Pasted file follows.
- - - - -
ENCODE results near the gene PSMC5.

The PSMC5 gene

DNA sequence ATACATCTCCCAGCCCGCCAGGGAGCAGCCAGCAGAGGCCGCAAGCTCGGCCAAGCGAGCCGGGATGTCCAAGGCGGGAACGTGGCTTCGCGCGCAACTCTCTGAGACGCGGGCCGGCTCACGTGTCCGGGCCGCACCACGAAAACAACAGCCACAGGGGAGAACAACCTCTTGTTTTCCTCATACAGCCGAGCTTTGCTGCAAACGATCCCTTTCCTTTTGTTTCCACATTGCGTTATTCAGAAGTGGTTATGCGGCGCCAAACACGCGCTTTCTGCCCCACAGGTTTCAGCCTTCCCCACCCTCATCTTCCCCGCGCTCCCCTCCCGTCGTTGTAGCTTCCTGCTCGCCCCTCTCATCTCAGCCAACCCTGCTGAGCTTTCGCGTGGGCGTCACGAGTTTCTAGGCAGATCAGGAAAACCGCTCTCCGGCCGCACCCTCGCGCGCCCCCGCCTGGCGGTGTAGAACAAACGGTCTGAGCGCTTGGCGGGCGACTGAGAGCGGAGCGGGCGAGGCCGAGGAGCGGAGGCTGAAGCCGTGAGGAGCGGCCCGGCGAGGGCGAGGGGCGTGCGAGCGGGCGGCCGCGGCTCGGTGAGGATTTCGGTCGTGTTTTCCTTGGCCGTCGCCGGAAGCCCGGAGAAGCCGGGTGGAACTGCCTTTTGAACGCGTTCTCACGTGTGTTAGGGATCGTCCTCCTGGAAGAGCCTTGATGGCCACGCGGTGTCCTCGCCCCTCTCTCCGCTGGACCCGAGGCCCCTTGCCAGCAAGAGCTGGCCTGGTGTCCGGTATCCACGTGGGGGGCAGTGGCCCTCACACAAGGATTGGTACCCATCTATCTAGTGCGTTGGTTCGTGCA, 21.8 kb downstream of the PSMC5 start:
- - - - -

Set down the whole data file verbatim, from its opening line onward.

ENCODE results near the gene PSMC5.

The PSMC5 gene

DNA sequence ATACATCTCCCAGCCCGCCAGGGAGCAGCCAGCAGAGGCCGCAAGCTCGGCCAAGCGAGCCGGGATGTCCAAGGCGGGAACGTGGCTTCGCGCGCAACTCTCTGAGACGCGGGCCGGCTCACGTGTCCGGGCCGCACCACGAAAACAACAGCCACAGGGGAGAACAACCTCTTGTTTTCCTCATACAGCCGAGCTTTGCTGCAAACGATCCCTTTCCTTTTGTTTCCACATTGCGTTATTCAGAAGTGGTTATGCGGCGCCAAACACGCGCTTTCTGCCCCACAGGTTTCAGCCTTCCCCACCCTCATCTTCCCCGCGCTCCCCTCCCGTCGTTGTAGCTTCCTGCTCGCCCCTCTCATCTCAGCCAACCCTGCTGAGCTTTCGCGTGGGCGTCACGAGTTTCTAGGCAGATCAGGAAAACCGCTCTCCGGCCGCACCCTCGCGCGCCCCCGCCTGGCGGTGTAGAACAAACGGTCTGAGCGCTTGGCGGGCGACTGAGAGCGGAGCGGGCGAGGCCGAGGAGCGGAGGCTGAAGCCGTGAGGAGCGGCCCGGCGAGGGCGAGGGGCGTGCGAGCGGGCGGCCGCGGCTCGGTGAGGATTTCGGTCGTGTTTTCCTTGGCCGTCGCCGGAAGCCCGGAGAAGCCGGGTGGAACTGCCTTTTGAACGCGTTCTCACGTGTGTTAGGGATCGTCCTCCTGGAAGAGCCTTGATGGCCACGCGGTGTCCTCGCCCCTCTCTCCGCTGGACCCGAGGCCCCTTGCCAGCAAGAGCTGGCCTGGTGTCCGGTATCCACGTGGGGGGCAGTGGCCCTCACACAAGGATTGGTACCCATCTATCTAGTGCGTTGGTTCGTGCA, 21.8 kb downstream of the PSMC5 start: